Last Updated on Thursday, 14 April, 2022 at 2:25 pm by Andre Camilleri
Dr Monica Galea John is a partner within the Commercial and Corporate Department of Fenech & Fenech Advocates
This is the fourth and final part of a series of FAQs regarding the office of the company secretary in terms of the Companies Act (Chapter 386 of the Laws of Malta). This article will explore the role of the company secretary with respect to the meetings of a Maltese company.
What type of meetings are we looking at?
The meetings of a Maltese company could be either (i) meetings of the board of directors (and/or its committees, if any), or (ii) general meetings of the shareholders (including class meetings).
In terms of shareholders’ meetings, every company must, each year, hold a general meeting as its Annual General Meeting (AGM) in addition to any other general meetings (referred to as Extraordinary General Meetings) to be held during the course of that year. If the AGM is not held, every officer of the company (including the company secretary) is liable to a penalty and for every day during which the default continues, to a further penalty.
How does the company secretary fit into the law of meetings?
The company secretary has a number of duties pertaining to meetings generally and he/she is often relied upon by the directors and the chairperson for the organisation of said meetings.
Prior to any meeting, the company secretary is tasked with the following matters (which we have already touched upon briefly in the context of the duties and obligations of the company secretary provided in the second part of this series of FAQs), namely:
- the preparation of the agenda – This naturally requires consultation with the board/chairman and/or shareholders before-hand (as applicable, depending on whichever meeting is going to take place), so as to determine the matters requiring discussion/resolution at the meeting, and to be therefore included as items in the agenda;
- the circulation of the notice and agenda to the persons entitled to attend the meeting. The agenda is typically accompanied by supporting documents to be tabled and discussed during the meeting so that invitees will have sufficient time to consider same in preparation for the meeting. This will of course allow them to contribute effectively to any discussions and debate during the meeting and finally take informed decisions. Of course, notice must (appropriately and in a timely manner) be given to the persons entitled to attend the meeting, informing them of the appointed date, place and time of same. Moreover, and in terms of general meetings, when special business is to be discussed, this should be clearly indicated in the notice.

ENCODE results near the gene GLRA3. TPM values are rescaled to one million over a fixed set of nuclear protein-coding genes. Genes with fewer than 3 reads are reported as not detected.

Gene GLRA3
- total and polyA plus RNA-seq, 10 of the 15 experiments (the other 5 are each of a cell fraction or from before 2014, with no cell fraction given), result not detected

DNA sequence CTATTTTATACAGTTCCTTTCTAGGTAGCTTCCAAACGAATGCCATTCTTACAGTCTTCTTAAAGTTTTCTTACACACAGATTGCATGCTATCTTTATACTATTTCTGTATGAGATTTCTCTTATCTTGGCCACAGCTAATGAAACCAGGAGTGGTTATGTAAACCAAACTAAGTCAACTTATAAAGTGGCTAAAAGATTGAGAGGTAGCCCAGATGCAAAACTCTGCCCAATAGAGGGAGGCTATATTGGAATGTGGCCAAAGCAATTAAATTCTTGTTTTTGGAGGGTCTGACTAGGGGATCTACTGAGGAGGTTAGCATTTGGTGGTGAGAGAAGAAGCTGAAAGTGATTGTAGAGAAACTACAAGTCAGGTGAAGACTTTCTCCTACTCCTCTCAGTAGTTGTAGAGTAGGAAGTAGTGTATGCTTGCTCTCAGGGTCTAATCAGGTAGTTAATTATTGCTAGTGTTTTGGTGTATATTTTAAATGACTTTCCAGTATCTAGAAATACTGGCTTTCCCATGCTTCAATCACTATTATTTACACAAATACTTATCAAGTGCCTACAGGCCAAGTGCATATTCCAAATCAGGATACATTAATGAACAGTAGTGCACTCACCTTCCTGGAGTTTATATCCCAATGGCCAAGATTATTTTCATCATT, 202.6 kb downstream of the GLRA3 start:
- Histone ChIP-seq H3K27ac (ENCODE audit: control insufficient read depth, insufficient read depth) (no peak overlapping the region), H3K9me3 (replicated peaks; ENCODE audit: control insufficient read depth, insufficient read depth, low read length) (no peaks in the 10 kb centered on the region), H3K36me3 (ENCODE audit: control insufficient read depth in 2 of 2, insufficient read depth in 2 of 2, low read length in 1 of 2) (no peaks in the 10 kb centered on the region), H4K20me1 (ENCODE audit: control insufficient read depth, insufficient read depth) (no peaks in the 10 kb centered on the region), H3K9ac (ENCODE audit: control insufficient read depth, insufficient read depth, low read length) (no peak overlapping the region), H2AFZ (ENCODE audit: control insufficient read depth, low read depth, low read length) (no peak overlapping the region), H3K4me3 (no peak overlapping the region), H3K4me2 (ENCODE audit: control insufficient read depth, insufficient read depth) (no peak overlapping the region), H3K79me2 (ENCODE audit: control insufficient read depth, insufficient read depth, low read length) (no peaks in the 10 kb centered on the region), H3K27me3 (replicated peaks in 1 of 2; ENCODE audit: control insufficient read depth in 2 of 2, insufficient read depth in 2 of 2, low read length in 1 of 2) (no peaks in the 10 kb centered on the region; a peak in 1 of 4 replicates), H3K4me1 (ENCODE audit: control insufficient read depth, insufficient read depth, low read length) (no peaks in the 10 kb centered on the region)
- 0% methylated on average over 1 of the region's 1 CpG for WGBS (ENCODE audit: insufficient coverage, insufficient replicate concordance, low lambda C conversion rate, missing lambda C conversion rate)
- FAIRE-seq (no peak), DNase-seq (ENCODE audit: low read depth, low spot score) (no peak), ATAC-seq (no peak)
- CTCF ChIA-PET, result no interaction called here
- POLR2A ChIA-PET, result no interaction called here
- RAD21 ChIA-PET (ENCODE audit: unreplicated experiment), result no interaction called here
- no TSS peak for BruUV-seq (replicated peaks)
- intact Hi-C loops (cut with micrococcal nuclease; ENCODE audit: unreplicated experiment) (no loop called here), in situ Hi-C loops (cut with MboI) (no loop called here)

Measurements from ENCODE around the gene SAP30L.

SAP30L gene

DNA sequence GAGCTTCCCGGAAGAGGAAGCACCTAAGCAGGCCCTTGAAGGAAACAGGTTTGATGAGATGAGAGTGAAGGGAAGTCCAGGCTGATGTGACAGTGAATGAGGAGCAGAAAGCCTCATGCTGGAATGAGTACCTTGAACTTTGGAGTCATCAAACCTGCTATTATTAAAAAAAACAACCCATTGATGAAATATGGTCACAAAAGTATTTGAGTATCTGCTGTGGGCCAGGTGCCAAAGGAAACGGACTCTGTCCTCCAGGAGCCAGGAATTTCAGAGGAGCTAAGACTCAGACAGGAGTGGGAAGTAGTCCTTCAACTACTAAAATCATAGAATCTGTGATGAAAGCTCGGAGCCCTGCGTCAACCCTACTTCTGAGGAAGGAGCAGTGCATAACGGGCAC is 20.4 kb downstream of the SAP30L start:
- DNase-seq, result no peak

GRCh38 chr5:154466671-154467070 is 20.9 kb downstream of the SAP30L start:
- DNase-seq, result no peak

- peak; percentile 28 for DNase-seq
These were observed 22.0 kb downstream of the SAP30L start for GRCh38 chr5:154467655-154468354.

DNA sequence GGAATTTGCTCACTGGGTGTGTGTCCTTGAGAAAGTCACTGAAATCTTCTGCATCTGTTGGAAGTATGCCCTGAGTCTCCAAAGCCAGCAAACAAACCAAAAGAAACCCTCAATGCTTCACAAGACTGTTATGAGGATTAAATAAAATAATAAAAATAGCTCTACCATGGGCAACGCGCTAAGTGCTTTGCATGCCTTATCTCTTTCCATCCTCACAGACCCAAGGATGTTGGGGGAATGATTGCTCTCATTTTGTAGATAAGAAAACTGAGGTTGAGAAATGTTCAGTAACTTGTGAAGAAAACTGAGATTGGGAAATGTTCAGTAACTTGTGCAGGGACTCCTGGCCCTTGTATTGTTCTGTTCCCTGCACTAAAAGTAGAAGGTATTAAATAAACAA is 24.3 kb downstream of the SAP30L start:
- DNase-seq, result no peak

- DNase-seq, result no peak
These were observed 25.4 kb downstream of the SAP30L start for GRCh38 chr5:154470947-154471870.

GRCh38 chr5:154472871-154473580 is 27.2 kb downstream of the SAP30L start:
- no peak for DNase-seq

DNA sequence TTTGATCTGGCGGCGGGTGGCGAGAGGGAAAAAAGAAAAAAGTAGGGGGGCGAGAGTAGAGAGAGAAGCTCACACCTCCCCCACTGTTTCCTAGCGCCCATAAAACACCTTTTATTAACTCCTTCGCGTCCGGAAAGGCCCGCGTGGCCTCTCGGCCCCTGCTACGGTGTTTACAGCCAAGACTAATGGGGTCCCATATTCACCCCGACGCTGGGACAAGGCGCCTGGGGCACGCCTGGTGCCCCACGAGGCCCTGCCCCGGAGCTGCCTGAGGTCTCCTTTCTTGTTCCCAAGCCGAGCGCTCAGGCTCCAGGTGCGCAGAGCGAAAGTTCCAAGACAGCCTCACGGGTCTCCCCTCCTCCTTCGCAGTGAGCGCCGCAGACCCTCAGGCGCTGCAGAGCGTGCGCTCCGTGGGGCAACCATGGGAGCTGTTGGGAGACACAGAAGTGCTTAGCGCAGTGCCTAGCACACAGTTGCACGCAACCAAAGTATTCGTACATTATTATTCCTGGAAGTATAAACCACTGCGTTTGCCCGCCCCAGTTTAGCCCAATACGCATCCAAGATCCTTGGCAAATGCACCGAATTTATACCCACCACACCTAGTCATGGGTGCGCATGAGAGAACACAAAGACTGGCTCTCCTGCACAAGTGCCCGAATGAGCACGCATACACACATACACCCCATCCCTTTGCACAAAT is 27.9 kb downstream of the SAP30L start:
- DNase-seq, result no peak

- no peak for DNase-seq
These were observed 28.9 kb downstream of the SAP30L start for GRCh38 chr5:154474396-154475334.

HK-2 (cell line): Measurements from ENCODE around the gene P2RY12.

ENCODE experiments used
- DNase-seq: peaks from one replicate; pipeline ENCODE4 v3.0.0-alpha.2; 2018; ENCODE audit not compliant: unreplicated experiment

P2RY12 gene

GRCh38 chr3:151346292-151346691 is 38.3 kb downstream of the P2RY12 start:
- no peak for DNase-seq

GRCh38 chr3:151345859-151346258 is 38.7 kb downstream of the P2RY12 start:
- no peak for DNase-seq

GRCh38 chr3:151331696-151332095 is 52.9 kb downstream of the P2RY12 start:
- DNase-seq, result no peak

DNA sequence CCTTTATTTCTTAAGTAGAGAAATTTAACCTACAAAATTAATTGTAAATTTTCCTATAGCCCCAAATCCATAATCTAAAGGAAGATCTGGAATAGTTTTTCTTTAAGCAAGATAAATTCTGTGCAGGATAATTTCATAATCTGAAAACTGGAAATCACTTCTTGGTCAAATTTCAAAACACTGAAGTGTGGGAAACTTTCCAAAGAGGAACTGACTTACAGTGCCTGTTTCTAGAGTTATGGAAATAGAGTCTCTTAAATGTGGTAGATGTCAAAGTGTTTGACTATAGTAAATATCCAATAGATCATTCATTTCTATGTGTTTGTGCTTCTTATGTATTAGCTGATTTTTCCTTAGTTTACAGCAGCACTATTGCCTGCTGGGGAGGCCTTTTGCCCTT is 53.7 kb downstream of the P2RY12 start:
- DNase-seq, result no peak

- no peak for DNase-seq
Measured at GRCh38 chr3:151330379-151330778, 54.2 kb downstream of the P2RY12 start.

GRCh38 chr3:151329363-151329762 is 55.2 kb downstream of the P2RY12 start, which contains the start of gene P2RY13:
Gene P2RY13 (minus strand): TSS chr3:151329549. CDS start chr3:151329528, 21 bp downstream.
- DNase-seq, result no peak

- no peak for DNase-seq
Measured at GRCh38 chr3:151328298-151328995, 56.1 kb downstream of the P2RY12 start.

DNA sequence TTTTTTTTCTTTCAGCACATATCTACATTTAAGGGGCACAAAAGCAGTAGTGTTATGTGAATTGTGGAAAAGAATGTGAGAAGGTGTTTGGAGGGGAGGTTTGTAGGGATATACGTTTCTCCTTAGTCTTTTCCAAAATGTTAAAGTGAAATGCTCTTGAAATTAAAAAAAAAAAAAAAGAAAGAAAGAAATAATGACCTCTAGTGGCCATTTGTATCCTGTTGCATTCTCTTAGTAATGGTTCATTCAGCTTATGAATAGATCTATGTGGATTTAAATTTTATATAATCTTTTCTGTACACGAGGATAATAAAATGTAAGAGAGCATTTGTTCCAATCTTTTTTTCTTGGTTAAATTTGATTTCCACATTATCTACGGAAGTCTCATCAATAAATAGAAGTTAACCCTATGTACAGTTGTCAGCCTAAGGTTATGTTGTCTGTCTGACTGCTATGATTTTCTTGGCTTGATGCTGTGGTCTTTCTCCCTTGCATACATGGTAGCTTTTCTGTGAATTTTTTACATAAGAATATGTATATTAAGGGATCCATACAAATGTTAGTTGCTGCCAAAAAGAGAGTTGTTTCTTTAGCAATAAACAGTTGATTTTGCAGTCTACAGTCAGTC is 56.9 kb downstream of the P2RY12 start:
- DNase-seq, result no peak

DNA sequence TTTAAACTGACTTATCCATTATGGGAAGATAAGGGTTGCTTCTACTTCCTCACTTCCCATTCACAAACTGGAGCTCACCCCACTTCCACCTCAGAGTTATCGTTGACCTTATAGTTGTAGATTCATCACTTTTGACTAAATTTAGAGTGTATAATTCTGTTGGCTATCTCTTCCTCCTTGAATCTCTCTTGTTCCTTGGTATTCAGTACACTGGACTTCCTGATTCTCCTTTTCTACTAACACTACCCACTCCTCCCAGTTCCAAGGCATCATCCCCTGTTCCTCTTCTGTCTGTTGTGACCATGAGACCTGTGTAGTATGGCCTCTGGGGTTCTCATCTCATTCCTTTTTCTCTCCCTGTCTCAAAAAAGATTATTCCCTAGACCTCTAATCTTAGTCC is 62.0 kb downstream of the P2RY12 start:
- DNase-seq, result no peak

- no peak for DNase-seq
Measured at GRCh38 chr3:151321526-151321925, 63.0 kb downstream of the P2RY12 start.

- ensuring that proxy forms and/or any appointment of alternate director forms, if applicable or required, are duly issued and accordingly received in original by the company.
Since the company secretary has no right to vote at meetings, how important is his/her role during the meeting itself, if at all?
The company secretary’s role during the meeting is indeed fundamental as he/she is tasked with a different set of duties, which would include:
- Taking note of and recording all attendees present at the meeting as well as noting any apologies received from those invitees who were unable to attend (for any reason whatsoever);
- Ensuring that the relevant quorum (as per the M&As of the company) is present and informing the chairman accordingly so that the meeting can proceed to business. It is important to note that without the necessary quorum, the meeting cannot be validly held;
- Ensuring that the meeting proceeds in accordance with the agenda circulated and that all matters requiring a decision are effectively discussed and a resolution is effectively taken;
- Working together with the chairman to keep order in the meeting room and ensuring that all those who have a right to be heard are effectively heard; and
- Most importantly, recording the discussions held and all the resolutions put to vote in the meeting in the form of minutes. It is important to note that the minutes constitute the official record of the business transacted at the meeting, and in terms of law, once these are signed by the chairman, they shall be deemed to be evidence of the proceedings at the meetings.
Once the meeting is declared closed by the chairman, does the company secretary’s participation in said meeting stop there?
In practice, draft minutes of the meeting are typically circulated by the company secretary shortly following the meeting for consideration and comments, with formal approval of the minutes to generally take place at the next meeting where they can be signed by the chairman.
Naturally, in the interim, until the next meeting, the company secretary has the duty to pursue and manage follow-up actions that were recorded as action points during the meeting and to keep note of those matters which are to be placed on the Agenda for discussion during the next meeting.